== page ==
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Innovative Ideas for Targeted Advising Campaigns Student Populations Targeted in Previous SSC Campaigns Campaign Example Filters Action At-risk students that may need to switch majors Risk: High risk Credits Earned: 30-45 Encourage students to evaluate their academic performance and consider a major change Undeclared students above a certain credit threshold Major: Undeclared, Pre-major Credits Earned: At least 30, 45, or 60 credits (depending on the institution) Help students select the appropriate major and declare as soon as possible High-performing students not currently enrolled in coursework Cumulative GPA: Over 3.00 Term Enrollment: Currently not enrolled Figure out why students are not enrolled and get them back into classes Seniors with excessive credits Student Classification: Senior Credits Earned: At least 120 Help students determine what requirements they still need to fulfill to graduate and how to fulfill them quickly Pre-majors that are at risk of not meeting selective admissions requirements Exact filters will vary by major Possible Pre-Majors: PreNursing, Pre-Engineering, PreBusiness Encourage students to prepare a “Plan B” and seek academic support to improve performance Students close to graduating that may need additional assistance Credits Earned: At least 90 Risk: Medium risk or high risk Connect students with the resources they need to finish out their degrees Students who may not have been advised recently (for institutions that use student statuses Student Status: “No action taken” Check in on students that the platform suggests may not have been advised recently “Stop outs” that could return and graduate easily Term Enrollment: Currently not enrolled Risk: Low risk Credits Earned: At least 90 Motivate students to re-enroll and complete their degrees Potential recruits for the honors program Term Enrollment: Currently enrolled Risk: Low risk # of Notifications: Less than 2 Cumulative GPA: Over 3.70 Discuss strong academic performance and potential enrollment in the honors program High-performing students for recruitment to a particular major Term Enrollment: Currently enrolled Risk: Low risk Major: Undeclared Ensure high-performing students know they are capable of taking on challenging majors frequently) If you have other ideas for targeted advising campaigns, send them to your SSC consultant! ©2014 The Advisory Board Company • eab.com 5
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3. Program Overview Required Courses • IDS 306 IS Analysis • IDS 315 Bus. Applications Programming • IDS 380 Data Mgmt Sys • IDS 396W Reporting Techniques for Bus. • IDS 406 IS Design • IDS 483 Networks & Data Communications • IDS 492 Mgmt of IS Elective (select two or more) • IDS 301 Statistics • IDS 375 IS Technology • IDS 460 Project Mgmt • IDS 481 E-business/ Web Development • IDS 482 IT Projects • IDS 498 Independent Study • IDS 515 Adv. Programming • IDS 520 Java Programming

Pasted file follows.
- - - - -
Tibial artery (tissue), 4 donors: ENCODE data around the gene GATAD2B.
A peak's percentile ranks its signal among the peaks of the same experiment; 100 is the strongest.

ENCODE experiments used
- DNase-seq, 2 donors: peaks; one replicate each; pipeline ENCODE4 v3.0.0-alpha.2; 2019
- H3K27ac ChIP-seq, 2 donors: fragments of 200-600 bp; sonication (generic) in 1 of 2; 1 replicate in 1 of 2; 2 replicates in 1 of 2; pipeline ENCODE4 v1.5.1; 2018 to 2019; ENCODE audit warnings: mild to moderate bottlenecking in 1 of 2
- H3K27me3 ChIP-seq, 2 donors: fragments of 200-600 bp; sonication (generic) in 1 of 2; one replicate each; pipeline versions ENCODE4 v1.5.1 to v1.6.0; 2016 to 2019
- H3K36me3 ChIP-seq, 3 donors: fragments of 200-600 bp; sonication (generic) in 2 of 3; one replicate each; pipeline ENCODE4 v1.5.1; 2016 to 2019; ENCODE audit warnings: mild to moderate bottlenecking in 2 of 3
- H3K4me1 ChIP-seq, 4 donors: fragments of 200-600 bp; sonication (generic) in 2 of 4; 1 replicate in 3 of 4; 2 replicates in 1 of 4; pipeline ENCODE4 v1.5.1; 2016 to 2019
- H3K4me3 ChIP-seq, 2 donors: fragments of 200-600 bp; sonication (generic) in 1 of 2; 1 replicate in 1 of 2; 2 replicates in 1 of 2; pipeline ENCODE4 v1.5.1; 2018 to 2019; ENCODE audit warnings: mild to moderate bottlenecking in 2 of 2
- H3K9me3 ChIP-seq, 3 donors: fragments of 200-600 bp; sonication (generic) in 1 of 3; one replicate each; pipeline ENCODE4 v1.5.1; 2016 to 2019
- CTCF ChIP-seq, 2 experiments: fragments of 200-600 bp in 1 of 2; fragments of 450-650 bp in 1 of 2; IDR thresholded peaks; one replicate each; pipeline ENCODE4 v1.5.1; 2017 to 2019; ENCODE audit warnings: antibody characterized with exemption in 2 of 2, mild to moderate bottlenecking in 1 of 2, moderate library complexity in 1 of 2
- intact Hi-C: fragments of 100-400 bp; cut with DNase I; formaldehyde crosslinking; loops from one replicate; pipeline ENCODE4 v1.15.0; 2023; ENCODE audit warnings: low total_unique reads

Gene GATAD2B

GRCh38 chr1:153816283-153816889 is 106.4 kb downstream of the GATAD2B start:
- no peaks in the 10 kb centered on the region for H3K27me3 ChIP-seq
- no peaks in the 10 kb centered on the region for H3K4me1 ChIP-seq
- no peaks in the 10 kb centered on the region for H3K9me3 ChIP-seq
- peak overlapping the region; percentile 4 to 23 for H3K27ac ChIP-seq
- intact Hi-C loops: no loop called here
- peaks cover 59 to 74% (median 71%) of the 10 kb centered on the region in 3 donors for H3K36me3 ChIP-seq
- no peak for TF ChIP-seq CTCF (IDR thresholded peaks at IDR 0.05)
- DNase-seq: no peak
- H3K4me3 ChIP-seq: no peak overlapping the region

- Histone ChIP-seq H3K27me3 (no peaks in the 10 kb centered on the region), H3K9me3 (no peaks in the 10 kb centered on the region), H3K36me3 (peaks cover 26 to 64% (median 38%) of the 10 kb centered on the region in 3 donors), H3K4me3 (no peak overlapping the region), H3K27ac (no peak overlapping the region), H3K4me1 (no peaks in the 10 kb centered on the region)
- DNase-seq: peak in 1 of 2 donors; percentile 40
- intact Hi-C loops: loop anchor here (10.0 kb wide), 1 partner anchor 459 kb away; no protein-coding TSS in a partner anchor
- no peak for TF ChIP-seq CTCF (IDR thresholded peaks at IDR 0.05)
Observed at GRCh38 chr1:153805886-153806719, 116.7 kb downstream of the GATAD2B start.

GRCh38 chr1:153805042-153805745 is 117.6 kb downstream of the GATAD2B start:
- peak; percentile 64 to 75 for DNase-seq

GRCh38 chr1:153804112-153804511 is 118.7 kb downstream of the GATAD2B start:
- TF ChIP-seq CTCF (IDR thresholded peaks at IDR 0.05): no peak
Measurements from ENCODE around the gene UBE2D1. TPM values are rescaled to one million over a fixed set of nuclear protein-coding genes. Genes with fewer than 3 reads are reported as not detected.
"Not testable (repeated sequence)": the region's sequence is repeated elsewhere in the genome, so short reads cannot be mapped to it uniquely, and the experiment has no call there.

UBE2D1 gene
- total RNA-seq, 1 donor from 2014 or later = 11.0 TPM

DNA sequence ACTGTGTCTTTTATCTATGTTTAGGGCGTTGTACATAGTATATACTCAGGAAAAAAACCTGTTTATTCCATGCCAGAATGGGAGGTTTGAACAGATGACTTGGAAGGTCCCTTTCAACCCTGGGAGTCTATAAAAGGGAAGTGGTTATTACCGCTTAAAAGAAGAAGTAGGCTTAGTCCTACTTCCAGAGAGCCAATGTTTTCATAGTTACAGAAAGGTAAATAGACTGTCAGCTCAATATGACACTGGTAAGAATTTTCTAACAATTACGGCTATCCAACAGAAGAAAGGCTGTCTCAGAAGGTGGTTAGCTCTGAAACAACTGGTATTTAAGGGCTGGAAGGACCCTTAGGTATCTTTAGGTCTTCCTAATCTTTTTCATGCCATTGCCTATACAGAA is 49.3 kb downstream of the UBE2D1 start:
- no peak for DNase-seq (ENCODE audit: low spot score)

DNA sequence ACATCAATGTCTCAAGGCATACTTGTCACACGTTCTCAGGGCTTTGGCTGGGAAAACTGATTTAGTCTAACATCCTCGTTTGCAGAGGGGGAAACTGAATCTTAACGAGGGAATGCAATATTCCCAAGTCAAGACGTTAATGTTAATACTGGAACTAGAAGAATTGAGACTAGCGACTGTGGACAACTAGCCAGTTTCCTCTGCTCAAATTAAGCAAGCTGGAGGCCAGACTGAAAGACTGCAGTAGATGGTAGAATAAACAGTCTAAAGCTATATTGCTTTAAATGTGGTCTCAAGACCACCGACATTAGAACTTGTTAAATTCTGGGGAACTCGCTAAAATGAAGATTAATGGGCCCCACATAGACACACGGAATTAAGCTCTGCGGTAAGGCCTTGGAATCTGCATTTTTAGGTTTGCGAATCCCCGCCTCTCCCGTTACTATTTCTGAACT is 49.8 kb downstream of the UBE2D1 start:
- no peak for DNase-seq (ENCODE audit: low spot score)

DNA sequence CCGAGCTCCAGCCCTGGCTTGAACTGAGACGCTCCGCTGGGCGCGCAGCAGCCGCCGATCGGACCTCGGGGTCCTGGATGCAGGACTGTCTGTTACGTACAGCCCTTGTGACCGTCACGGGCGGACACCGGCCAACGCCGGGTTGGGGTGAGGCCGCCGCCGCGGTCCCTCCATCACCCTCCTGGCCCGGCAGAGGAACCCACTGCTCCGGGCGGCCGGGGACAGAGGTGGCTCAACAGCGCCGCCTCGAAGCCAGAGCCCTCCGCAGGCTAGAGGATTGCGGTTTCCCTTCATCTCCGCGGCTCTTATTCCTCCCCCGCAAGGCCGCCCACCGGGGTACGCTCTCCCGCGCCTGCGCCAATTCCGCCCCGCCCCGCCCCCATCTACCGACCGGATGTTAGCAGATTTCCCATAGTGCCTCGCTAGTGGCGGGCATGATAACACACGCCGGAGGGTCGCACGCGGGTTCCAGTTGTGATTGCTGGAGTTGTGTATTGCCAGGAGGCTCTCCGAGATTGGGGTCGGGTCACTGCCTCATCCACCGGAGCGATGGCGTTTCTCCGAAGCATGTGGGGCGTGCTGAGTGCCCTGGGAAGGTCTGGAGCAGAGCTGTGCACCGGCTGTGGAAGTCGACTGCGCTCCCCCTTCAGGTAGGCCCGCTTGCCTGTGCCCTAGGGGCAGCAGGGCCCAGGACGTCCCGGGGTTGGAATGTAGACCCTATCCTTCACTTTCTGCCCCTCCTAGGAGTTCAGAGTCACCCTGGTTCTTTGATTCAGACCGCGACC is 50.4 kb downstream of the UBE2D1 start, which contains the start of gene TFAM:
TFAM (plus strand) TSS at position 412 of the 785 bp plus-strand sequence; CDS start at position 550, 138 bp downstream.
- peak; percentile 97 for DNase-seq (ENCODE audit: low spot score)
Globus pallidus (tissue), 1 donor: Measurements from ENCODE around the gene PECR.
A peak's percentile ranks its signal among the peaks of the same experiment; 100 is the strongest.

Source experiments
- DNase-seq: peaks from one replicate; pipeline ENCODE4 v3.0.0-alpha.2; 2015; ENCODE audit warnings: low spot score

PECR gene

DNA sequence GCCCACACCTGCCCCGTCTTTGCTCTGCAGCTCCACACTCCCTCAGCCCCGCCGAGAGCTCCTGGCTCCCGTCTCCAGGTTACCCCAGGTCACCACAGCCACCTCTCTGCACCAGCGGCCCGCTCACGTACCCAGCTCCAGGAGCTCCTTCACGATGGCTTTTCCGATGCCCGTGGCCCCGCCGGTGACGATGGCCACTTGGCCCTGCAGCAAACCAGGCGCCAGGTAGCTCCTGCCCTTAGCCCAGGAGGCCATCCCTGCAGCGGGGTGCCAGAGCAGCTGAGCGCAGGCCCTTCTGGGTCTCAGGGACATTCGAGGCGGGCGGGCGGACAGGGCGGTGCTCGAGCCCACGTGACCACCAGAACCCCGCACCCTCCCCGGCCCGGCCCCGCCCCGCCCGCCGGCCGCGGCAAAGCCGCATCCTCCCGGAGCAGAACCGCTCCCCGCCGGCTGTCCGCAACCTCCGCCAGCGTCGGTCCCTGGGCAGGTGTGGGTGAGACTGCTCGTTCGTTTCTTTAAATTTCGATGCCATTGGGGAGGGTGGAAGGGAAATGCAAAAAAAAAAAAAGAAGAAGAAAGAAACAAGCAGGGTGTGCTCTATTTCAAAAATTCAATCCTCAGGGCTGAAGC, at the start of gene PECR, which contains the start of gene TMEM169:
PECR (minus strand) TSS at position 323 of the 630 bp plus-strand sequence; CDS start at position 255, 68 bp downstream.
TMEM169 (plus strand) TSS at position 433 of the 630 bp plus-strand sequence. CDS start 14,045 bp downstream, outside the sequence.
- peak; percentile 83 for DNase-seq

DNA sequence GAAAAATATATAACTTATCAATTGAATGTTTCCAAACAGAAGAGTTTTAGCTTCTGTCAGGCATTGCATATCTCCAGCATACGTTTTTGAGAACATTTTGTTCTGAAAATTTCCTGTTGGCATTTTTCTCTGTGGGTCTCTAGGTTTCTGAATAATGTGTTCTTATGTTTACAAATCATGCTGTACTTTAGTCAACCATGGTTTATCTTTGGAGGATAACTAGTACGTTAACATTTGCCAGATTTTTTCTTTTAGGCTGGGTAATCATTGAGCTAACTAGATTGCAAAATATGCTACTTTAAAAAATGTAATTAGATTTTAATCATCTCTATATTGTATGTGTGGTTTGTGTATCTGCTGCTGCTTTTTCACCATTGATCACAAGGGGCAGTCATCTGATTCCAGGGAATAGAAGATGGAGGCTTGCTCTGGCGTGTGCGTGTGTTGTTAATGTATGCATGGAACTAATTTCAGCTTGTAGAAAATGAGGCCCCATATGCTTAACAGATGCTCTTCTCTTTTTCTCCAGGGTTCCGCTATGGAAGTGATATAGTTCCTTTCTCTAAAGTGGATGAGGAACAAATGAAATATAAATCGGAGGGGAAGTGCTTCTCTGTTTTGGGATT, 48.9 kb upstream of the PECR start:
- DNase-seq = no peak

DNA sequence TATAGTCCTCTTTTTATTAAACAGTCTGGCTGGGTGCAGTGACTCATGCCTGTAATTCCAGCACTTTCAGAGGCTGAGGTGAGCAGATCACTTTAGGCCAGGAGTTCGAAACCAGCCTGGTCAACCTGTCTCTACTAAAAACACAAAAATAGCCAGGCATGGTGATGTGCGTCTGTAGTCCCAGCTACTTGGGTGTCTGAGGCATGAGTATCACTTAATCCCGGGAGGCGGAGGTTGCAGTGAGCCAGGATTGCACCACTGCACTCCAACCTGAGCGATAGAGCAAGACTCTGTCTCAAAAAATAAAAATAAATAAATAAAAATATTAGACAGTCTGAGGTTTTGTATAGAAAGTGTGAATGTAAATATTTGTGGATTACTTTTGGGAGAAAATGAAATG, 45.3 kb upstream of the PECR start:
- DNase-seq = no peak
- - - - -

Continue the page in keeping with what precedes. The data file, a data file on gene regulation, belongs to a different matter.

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Strategic Goal 8: Service to Students and the Community NEW GOAL 2020: ORIGINAL Goal 2010: • • • Trinity will extend its educational and service talent to children, families and adults in neighborhoods, schools, civic organizations and other locations in the District of Columbia and the Washington Region. • Trinity will provide vital support services to students, faculty and staff in the campus community, as well as to neighbors and residents of D.C. and the larger Washington community. • Student and Campus Services: Trinity will provide a robust range of services for all campus populations. Each service department and program will provide an annual plan with service goals and objectives, resources required and an assessment plan, including: Through the Trinity Center for Women and Girls in Sports, Trinity will continue to offer wellness, fitness, recreational, educational and athletics programs and services to the larger Washington community as well as to the campus community; the annual plan for the Trinity Center includes measurable goals for these services; For the campus community, Trinity will create annual plans with measurable goals for service delivery and effectiveness, and customer satisfaction, in these areas for all schools: – – – – Academic Support Services, Health Services, Campus Ministry, Residence Life Student Government , Student Activities Enrollment Services Food Service, Bookstore, Facilities Services – – – – Academic Support Services, Health Services, Campus Ministry, Residence Life Student Government, Student Activities Enrollment Services Operations: Food Service, Bookstore, Facilities Services, Campus Safety • Trinity Center: Through the Trinity Center for Women and Girls in Sports, Trinity will continue to offer wellness, fitness, recreational, educational and athletics programs and services to the larger Washington community as well as to the campus community; the annual plan for the Trinity Center includes measurable goals for these services; • Community Service: Trinity continues to expand its outreach to the D.C. and Washington regional community through community service projects, clinical service, and partnerships. Each of these components will have a specific plan. 30